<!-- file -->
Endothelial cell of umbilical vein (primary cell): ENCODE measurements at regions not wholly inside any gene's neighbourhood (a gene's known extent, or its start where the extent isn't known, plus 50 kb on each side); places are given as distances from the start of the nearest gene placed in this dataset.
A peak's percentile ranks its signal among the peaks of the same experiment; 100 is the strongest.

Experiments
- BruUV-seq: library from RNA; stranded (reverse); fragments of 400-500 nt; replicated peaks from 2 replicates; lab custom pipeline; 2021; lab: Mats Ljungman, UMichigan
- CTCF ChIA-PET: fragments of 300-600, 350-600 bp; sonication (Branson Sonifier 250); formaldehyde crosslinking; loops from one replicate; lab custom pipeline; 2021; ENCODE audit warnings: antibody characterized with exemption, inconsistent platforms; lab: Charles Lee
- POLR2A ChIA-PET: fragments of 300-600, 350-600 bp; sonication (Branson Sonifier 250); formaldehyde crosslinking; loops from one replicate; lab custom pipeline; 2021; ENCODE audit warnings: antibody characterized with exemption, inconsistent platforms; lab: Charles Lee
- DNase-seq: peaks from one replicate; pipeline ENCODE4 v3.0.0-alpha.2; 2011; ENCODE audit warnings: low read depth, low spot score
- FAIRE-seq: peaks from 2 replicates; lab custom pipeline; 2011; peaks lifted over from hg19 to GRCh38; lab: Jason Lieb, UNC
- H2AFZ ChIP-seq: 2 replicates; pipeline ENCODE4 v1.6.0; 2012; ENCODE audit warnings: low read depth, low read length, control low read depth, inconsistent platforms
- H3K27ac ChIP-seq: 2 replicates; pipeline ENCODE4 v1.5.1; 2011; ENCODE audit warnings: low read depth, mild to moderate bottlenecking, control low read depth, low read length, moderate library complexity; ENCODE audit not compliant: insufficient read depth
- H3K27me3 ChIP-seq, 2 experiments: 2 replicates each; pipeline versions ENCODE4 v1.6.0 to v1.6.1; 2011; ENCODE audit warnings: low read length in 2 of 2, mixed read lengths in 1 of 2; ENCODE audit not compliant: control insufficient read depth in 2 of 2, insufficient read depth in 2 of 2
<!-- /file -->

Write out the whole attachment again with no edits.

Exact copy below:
Endothelial cell of umbilical vein (primary cell): ENCODE measurements at regions not wholly inside any gene's neighbourhood (a gene's known extent, or its start where the extent isn't known, plus 50 kb on each side); places are given as distances from the start of the nearest gene placed in this dataset.
A peak's percentile ranks its signal among the peaks of the same experiment; 100 is the strongest.

Experiments
- BruUV-seq: library from RNA; stranded (reverse); fragments of 400-500 nt; replicated peaks from 2 replicates; lab custom pipeline; 2021; lab: Mats Ljungman, UMichigan
- CTCF ChIA-PET: fragments of 300-600, 350-600 bp; sonication (Branson Sonifier 250); formaldehyde crosslinking; loops from one replicate; lab custom pipeline; 2021; ENCODE audit warnings: antibody characterized with exemption, inconsistent platforms; lab: Charles Lee
- POLR2A ChIA-PET: fragments of 300-600, 350-600 bp; sonication (Branson Sonifier 250); formaldehyde crosslinking; loops from one replicate; lab custom pipeline; 2021; ENCODE audit warnings: antibody characterized with exemption, inconsistent platforms; lab: Charles Lee
- DNase-seq: peaks from one replicate; pipeline ENCODE4 v3.0.0-alpha.2; 2011; ENCODE audit warnings: low read depth, low spot score
- FAIRE-seq: peaks from 2 replicates; lab custom pipeline; 2011; peaks lifted over from hg19 to GRCh38; lab: Jason Lieb, UNC
- H2AFZ ChIP-seq: 2 replicates; pipeline ENCODE4 v1.6.0; 2012; ENCODE audit warnings: low read depth, low read length, control low read depth, inconsistent platforms
- H3K27ac ChIP-seq: 2 replicates; pipeline ENCODE4 v1.5.1; 2011; ENCODE audit warnings: low read depth, mild to moderate bottlenecking, control low read depth, low read length, moderate library complexity; ENCODE audit not compliant: insufficient read depth
- H3K27me3 ChIP-seq, 2 experiments: 2 replicates each; pipeline versions ENCODE4 v1.6.0 to v1.6.1; 2011; ENCODE audit warnings: low read length in 2 of 2, mixed read lengths in 1 of 2; ENCODE audit not compliant: control insufficient read depth in 2 of 2, insufficient read depth in 2 of 2